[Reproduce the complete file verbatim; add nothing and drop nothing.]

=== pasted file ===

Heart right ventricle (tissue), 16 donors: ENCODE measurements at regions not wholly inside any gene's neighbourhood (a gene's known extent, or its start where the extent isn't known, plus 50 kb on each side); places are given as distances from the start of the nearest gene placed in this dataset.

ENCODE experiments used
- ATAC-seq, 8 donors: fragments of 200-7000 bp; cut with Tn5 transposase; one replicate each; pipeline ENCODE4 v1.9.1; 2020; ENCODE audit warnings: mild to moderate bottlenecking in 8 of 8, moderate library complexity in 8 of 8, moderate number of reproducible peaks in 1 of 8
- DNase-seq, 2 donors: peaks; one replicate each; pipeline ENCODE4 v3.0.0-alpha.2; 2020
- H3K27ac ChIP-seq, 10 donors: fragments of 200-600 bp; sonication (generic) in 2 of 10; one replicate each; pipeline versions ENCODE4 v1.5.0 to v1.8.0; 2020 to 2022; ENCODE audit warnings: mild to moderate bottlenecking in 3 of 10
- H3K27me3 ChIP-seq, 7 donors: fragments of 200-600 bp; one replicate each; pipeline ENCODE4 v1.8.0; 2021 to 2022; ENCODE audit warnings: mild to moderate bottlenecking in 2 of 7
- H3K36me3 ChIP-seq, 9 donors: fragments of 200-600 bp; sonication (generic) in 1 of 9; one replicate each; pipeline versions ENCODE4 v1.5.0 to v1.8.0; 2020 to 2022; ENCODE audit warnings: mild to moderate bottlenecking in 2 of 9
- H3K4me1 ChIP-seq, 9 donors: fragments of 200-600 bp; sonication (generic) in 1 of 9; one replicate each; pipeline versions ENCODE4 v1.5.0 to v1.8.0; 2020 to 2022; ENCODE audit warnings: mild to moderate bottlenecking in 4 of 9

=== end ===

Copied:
Heart right ventricle (tissue), 16 donors: ENCODE measurements at regions not wholly inside any gene's neighbourhood (a gene's known extent, or its start where the extent isn't known, plus 50 kb on each side); places are given as distances from the start of the nearest gene placed in this dataset.

ENCODE experiments used
- ATAC-seq, 8 donors: fragments of 200-7000 bp; cut with Tn5 transposase; one replicate each; pipeline ENCODE4 v1.9.1; 2020; ENCODE audit warnings: mild to moderate bottlenecking in 8 of 8, moderate library complexity in 8 of 8, moderate number of reproducible peaks in 1 of 8
- DNase-seq, 2 donors: peaks; one replicate each; pipeline ENCODE4 v3.0.0-alpha.2; 2020
- H3K27ac ChIP-seq, 10 donors: fragments of 200-600 bp; sonication (generic) in 2 of 10; one replicate each; pipeline versions ENCODE4 v1.5.0 to v1.8.0; 2020 to 2022; ENCODE audit warnings: mild to moderate bottlenecking in 3 of 10
- H3K27me3 ChIP-seq, 7 donors: fragments of 200-600 bp; one replicate each; pipeline ENCODE4 v1.8.0; 2021 to 2022; ENCODE audit warnings: mild to moderate bottlenecking in 2 of 7
- H3K36me3 ChIP-seq, 9 donors: fragments of 200-600 bp; sonication (generic) in 1 of 9; one replicate each; pipeline versions ENCODE4 v1.5.0 to v1.8.0; 2020 to 2022; ENCODE audit warnings: mild to moderate bottlenecking in 2 of 9
- H3K4me1 ChIP-seq, 9 donors: fragments of 200-600 bp; sonication (generic) in 1 of 9; one replicate each; pipeline versions ENCODE4 v1.5.0 to v1.8.0; 2020 to 2022; ENCODE audit warnings: mild to moderate bottlenecking in 4 of 9